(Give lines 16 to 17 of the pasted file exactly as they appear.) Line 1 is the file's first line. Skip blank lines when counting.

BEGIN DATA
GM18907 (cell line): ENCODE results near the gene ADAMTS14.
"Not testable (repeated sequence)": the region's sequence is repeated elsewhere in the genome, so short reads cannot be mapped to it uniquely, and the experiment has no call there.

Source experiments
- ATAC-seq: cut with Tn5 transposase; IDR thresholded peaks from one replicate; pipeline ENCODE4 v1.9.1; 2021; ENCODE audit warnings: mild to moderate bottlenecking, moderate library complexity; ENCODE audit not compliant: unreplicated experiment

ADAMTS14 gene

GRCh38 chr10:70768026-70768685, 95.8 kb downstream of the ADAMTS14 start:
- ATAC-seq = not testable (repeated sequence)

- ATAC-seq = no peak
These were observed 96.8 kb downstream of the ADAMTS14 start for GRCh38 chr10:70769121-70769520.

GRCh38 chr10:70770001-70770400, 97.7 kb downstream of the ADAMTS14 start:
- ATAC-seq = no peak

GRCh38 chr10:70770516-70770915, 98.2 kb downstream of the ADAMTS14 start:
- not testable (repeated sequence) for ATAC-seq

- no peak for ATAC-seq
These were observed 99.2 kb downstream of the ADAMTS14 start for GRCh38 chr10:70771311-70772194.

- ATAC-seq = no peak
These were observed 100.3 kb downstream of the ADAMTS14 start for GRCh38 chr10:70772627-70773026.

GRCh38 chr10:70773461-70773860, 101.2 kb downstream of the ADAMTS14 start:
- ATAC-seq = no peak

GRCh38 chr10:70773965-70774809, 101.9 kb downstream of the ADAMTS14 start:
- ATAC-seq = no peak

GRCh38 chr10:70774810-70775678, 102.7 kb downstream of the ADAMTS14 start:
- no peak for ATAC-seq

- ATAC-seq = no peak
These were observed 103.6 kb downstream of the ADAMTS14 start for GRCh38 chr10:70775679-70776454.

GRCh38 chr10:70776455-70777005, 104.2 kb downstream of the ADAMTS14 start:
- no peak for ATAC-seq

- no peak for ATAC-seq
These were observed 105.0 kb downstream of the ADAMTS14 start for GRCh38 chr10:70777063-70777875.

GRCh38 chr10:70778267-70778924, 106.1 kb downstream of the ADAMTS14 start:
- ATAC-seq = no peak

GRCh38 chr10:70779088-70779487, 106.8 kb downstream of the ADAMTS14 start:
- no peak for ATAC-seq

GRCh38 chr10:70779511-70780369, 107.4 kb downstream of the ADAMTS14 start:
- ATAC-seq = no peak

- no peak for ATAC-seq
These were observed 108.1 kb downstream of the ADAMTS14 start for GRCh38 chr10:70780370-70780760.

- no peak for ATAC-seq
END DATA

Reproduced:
- ATAC-seq = no peak
These were observed 100.3 kb downstream of the ADAMTS14 start for GRCh38 chr10:70772627-70773026.